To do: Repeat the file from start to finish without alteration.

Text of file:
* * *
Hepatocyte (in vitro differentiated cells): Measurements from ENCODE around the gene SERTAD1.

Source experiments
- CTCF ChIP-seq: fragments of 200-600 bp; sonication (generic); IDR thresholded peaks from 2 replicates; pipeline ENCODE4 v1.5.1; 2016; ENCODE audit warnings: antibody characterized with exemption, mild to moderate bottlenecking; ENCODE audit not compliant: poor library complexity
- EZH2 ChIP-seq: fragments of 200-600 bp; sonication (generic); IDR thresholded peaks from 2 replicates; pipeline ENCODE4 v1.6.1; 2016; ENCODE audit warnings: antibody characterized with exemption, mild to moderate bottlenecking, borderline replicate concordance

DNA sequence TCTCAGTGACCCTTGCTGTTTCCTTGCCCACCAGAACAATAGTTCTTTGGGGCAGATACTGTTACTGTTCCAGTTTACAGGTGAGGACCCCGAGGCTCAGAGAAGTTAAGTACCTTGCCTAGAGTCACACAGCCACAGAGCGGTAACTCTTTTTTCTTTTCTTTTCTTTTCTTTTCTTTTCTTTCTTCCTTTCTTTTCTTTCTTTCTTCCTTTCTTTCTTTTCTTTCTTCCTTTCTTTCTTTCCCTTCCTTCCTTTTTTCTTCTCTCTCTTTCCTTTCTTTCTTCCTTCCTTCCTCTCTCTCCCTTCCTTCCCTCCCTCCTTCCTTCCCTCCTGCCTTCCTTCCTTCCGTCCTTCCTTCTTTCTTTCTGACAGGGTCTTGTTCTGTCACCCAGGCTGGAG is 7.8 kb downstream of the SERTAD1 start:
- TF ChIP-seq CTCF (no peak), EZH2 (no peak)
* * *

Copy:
Hepatocyte (in vitro differentiated cells): Measurements from ENCODE around the gene SERTAD1.

Source experiments
- CTCF ChIP-seq: fragments of 200-600 bp; sonication (generic); IDR thresholded peaks from 2 replicates; pipeline ENCODE4 v1.5.1; 2016; ENCODE audit warnings: antibody characterized with exemption, mild to moderate bottlenecking; ENCODE audit not compliant: poor library complexity
- EZH2 ChIP-seq: fragments of 200-600 bp; sonication (generic); IDR thresholded peaks from 2 replicates; pipeline ENCODE4 v1.6.1; 2016; ENCODE audit warnings: antibody characterized with exemption, mild to moderate bottlenecking, borderline replicate concordance

DNA sequence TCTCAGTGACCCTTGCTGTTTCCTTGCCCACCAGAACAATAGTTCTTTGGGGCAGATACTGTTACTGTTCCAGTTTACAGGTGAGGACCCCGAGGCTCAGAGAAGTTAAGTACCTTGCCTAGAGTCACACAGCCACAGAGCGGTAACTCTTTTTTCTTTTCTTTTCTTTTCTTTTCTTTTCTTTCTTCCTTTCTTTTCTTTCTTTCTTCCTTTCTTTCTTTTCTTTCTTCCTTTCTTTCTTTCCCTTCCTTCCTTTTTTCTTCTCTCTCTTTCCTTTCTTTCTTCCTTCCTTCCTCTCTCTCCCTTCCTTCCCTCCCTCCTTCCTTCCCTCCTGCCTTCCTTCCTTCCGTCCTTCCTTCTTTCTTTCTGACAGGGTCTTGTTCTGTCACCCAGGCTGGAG is 7.8 kb downstream of the SERTAD1 start:
- TF ChIP-seq CTCF (no peak), EZH2 (no peak)